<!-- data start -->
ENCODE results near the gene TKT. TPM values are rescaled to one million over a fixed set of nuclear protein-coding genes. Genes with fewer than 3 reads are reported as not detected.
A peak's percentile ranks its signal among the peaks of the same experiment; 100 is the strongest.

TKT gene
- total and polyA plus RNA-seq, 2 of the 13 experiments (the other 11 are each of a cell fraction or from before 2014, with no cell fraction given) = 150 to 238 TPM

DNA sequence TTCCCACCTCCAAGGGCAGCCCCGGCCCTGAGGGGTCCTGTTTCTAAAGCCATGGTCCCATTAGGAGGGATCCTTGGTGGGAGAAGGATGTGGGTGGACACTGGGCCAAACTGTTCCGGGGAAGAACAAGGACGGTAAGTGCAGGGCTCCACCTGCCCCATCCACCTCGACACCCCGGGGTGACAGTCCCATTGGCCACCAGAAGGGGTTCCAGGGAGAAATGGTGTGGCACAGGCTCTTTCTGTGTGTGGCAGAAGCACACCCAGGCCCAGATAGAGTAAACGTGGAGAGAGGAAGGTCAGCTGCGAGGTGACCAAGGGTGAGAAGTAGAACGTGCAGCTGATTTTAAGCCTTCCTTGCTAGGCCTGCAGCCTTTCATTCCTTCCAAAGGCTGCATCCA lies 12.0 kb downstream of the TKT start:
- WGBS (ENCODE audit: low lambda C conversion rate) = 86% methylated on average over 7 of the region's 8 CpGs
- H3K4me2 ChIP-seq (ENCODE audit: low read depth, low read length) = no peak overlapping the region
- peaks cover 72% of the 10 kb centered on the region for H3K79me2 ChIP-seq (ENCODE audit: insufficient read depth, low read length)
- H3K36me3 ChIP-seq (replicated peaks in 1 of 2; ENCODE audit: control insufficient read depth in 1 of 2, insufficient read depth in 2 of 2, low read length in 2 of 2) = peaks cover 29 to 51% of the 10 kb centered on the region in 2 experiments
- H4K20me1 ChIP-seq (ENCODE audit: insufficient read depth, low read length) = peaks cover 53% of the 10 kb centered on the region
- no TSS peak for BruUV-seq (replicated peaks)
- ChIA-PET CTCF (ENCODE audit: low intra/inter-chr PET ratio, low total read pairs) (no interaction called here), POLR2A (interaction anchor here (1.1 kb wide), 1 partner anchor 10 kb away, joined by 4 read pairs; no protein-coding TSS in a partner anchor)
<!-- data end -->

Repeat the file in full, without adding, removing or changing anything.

ENCODE results near the gene TKT. TPM values are rescaled to one million over a fixed set of nuclear protein-coding genes. Genes with fewer than 3 reads are reported as not detected.
A peak's percentile ranks its signal among the peaks of the same experiment; 100 is the strongest.

TKT gene
- total and polyA plus RNA-seq, 2 of the 13 experiments (the other 11 are each of a cell fraction or from before 2014, with no cell fraction given) = 150 to 238 TPM

DNA sequence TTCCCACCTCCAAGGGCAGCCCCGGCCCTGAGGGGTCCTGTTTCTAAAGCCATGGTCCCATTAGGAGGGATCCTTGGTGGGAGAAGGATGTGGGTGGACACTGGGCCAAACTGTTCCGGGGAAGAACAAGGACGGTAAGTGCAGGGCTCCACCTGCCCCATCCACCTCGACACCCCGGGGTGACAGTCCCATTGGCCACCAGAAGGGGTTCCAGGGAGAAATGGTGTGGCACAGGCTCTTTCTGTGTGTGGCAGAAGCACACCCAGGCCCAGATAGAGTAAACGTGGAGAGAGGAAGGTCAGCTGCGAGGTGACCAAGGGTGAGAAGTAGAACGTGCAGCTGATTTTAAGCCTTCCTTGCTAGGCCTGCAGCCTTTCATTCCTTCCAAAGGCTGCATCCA lies 12.0 kb downstream of the TKT start:
- WGBS (ENCODE audit: low lambda C conversion rate) = 86% methylated on average over 7 of the region's 8 CpGs
- H3K4me2 ChIP-seq (ENCODE audit: low read depth, low read length) = no peak overlapping the region
- peaks cover 72% of the 10 kb centered on the region for H3K79me2 ChIP-seq (ENCODE audit: insufficient read depth, low read length)
- H3K36me3 ChIP-seq (replicated peaks in 1 of 2; ENCODE audit: control insufficient read depth in 1 of 2, insufficient read depth in 2 of 2, low read length in 2 of 2) = peaks cover 29 to 51% of the 10 kb centered on the region in 2 experiments
- H4K20me1 ChIP-seq (ENCODE audit: insufficient read depth, low read length) = peaks cover 53% of the 10 kb centered on the region
- no TSS peak for BruUV-seq (replicated peaks)
- ChIA-PET CTCF (ENCODE audit: low intra/inter-chr PET ratio, low total read pairs) (no interaction called here), POLR2A (interaction anchor here (1.1 kb wide), 1 partner anchor 10 kb away, joined by 4 read pairs; no protein-coding TSS in a partner anchor)